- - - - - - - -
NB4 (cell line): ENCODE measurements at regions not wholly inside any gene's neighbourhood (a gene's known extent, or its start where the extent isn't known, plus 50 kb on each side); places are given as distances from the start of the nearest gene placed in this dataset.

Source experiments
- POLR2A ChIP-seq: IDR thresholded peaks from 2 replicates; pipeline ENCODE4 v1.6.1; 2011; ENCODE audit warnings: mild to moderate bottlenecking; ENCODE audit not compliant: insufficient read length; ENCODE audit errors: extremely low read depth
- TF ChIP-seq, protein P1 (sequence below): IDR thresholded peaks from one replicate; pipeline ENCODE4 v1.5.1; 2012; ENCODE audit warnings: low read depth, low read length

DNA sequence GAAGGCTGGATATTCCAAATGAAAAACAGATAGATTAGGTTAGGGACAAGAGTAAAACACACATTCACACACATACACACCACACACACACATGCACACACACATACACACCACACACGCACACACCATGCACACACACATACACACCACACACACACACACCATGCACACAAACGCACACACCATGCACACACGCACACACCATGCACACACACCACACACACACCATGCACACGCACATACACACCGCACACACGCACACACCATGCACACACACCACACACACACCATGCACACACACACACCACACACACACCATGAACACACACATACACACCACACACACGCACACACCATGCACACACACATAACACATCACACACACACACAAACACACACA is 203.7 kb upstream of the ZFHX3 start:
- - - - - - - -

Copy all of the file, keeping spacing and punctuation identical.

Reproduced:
NB4 (cell line): ENCODE measurements at regions not wholly inside any gene's neighbourhood (a gene's known extent, or its start where the extent isn't known, plus 50 kb on each side); places are given as distances from the start of the nearest gene placed in this dataset.

Source experiments
- POLR2A ChIP-seq: IDR thresholded peaks from 2 replicates; pipeline ENCODE4 v1.6.1; 2011; ENCODE audit warnings: mild to moderate bottlenecking; ENCODE audit not compliant: insufficient read length; ENCODE audit errors: extremely low read depth
- TF ChIP-seq, protein P1 (sequence below): IDR thresholded peaks from one replicate; pipeline ENCODE4 v1.5.1; 2012; ENCODE audit warnings: low read depth, low read length

DNA sequence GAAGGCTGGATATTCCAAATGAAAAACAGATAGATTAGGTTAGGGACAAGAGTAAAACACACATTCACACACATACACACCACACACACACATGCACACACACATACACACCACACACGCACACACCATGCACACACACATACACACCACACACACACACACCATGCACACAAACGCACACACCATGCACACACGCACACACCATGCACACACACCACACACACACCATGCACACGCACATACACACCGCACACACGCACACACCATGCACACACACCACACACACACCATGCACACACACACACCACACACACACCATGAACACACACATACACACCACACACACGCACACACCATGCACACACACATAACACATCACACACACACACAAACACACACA is 203.7 kb upstream of the ZFHX3 start: